Moreover, there is no allegation that Wigdor played the slightest role in any of the actions Pecile took to obtain possession of the discs and photographs in the first place. Of course, Wigdor knew that Pecile had no right to possess the photographs and, as is undisputed, he refused the demand of plaintiff's husband that they be returned immediately. Rather, Wigdor stated that he could not return the photographs because they were evidence of the alleged unlawful conduct of plaintiff's husband, as they indeed are if, as Pecile maintains, he committed the alleged conduct. About two months after the demand was refused, Wigdor turned the photographs over to a third party; he contends that neither he nor his firm ever had possession of the compact disc.
We need not determine whether Wigdor wrongly refused the unconditional demand for the immediate return of the photographs. Even if he should have acceded to the demand, the allegations in the complaint provide no basis for depriving him of immunity from liability "under the shield afforded attorneys in advising their clients, even when such advice is erroneous, in the absence of fraud, collusion, malice or bad faith" (citation omitted)...To the extent the complaint alleges fraud, collusion, malice or bad faith on the part of Wigdor, the allegations are wholly conclusory. If the shield does not deflect these allegations, it is so flimsy as to be of little use.
The court declined to impose costs. (Mike Frisch)
Tuesday, May 24, 2011
The Wisconsin Supreme Court reversed and remanded a case, concluding that a non-party had standing to raise disqualification of counsel but that the lower court improperly applied an "appearance of impropriety" test to the motion:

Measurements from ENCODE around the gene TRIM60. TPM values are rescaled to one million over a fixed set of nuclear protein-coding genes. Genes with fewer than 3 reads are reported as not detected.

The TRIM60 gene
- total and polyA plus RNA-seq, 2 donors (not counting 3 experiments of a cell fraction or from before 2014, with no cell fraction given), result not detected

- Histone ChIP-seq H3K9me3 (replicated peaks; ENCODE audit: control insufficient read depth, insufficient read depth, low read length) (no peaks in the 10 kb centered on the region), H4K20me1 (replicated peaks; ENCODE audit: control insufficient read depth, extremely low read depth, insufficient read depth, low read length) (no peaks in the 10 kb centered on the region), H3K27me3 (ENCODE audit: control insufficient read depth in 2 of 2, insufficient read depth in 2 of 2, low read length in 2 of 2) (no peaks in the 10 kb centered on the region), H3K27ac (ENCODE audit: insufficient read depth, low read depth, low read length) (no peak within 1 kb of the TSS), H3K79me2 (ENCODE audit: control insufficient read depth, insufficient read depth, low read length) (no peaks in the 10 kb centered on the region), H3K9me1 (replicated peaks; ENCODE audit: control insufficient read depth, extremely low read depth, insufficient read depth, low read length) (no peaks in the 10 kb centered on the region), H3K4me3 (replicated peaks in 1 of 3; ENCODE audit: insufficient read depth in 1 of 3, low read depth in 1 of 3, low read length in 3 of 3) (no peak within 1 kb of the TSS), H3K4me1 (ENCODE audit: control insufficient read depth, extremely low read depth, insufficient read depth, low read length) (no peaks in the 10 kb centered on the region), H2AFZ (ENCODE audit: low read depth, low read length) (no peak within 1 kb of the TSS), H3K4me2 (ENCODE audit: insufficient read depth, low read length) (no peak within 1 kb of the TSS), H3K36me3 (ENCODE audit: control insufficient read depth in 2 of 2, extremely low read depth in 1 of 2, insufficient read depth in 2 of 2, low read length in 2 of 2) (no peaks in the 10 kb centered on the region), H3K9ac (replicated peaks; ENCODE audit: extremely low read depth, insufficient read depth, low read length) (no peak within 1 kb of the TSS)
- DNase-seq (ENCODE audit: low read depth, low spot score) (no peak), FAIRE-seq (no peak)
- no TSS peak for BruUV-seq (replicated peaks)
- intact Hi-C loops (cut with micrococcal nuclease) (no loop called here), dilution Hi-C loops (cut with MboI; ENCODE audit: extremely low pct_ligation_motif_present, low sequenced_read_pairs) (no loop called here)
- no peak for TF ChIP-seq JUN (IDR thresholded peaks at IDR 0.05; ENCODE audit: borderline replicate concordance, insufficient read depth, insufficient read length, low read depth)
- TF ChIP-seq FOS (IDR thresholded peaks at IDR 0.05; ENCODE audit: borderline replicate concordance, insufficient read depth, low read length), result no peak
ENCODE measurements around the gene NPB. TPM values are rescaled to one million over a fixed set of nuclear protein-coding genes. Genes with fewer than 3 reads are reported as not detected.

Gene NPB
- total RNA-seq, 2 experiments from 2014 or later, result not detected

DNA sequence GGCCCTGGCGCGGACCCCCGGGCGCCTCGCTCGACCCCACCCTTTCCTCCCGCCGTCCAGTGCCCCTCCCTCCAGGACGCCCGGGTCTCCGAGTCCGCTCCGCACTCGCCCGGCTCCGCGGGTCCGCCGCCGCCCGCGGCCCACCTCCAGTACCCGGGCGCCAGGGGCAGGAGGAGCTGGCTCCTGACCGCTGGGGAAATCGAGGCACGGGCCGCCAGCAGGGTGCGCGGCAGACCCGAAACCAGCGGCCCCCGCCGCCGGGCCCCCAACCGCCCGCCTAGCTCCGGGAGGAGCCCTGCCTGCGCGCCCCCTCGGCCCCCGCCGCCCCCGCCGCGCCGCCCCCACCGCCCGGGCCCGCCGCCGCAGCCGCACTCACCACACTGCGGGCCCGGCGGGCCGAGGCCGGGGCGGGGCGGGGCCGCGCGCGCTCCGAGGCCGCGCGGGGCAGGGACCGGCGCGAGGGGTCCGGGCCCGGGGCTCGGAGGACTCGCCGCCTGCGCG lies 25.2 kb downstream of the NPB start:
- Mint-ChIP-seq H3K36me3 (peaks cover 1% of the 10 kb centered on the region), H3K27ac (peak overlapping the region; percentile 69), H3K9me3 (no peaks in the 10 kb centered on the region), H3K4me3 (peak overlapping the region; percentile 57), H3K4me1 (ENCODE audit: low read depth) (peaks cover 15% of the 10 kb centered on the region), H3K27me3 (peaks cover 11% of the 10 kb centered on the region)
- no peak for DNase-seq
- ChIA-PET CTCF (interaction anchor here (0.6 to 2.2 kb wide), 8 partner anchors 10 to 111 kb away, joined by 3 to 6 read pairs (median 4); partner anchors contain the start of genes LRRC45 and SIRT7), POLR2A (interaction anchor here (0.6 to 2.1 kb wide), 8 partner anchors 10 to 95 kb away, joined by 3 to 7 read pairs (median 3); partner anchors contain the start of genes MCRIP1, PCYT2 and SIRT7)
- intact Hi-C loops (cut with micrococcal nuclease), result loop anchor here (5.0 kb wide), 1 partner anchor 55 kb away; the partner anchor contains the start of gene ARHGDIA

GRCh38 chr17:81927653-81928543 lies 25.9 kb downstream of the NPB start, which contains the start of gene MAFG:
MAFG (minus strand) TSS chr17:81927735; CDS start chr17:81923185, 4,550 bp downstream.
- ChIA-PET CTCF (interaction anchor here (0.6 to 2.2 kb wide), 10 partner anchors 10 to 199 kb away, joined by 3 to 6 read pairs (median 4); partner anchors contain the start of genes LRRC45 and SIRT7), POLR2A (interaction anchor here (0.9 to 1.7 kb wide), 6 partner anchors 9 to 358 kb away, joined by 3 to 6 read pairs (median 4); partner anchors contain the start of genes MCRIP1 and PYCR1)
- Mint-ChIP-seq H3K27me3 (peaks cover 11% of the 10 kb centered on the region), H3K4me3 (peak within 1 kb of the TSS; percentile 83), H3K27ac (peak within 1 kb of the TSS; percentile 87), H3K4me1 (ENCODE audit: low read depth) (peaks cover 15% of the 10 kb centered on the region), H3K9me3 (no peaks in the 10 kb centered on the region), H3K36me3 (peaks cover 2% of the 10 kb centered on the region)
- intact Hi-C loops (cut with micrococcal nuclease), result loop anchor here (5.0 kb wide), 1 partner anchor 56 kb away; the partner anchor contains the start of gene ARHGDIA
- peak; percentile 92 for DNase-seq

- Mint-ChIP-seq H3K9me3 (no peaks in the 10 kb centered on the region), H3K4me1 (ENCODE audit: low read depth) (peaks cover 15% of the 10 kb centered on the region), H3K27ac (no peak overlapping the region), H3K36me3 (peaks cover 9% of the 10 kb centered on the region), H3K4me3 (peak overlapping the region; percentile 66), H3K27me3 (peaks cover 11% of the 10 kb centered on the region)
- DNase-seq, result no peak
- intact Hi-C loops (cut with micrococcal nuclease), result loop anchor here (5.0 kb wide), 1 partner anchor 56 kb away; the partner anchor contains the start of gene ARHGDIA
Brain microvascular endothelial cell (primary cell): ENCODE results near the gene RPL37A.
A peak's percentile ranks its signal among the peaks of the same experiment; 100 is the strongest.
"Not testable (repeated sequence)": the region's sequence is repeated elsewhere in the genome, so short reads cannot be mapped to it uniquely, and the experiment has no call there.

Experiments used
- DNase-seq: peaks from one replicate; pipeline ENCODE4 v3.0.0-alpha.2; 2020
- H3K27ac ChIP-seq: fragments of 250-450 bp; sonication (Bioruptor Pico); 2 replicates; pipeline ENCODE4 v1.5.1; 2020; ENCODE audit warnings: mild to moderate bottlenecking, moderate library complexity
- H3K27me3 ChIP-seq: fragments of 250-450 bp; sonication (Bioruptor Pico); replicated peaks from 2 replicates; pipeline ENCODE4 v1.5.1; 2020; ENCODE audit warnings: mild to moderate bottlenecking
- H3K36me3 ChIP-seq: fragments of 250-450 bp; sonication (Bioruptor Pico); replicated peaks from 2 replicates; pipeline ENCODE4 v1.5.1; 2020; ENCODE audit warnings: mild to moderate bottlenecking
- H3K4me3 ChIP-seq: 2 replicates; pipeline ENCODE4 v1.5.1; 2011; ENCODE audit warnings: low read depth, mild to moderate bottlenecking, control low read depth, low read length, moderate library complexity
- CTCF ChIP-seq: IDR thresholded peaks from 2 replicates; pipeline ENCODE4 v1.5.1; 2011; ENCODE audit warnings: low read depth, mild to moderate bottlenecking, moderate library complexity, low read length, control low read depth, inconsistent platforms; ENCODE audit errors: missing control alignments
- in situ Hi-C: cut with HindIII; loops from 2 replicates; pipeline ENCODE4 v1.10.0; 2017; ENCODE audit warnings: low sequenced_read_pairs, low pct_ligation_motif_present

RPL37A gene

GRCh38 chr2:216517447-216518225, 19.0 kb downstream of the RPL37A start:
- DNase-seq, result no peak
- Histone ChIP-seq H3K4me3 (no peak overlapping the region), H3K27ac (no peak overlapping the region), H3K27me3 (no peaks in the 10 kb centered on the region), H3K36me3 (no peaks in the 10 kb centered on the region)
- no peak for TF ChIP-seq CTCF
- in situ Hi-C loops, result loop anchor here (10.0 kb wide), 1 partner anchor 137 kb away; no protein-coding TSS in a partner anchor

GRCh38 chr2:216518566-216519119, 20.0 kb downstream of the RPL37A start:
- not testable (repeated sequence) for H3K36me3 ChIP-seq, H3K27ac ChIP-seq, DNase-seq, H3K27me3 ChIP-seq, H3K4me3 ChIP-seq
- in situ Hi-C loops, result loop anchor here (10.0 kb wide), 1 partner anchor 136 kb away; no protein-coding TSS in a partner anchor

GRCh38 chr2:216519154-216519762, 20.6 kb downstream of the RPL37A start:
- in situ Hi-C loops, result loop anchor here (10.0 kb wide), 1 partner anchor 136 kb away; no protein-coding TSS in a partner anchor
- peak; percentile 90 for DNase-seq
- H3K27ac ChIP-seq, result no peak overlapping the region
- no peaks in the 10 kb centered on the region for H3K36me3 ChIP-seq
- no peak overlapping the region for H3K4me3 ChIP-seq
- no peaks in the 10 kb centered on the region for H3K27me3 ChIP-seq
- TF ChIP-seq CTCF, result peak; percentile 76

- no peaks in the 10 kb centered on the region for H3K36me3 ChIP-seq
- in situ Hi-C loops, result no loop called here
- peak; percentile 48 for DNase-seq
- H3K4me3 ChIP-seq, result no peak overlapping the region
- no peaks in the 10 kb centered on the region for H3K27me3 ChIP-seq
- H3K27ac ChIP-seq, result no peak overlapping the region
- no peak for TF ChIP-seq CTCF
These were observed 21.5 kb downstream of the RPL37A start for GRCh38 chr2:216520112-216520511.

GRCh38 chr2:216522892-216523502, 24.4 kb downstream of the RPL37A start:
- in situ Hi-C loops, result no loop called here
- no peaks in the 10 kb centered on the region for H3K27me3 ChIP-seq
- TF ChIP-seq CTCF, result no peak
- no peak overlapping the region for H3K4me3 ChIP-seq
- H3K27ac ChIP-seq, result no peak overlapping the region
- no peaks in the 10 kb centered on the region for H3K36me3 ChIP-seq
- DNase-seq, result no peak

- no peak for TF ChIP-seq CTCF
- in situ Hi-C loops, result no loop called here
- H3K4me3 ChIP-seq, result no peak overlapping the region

...to determine whether disqualification is required, a court must determine: (1) whether there was an attorney-client relationship and whether it has ceased; (2) whether the subsequent representation of another person involves the same or a substantially related matter; (3) whether the interests of the subsequent client are materially adverse to those of the former client; and (4) whether the former client consented to the new representation. In the instant appeal, it is undisputed that an attorney-client relationship had existed between the Cramer firm and Wayne Foster and the Foster Group and that the Cramer firm no longer represented Wayne Foster or the Foster Group at the time the slip-and-fall litigation began. Furthermore, no one asserts that the former clients (Wayne Foster and the Foster Group) have consented to the Cramer firm's representation of the plaintiffs in the present case...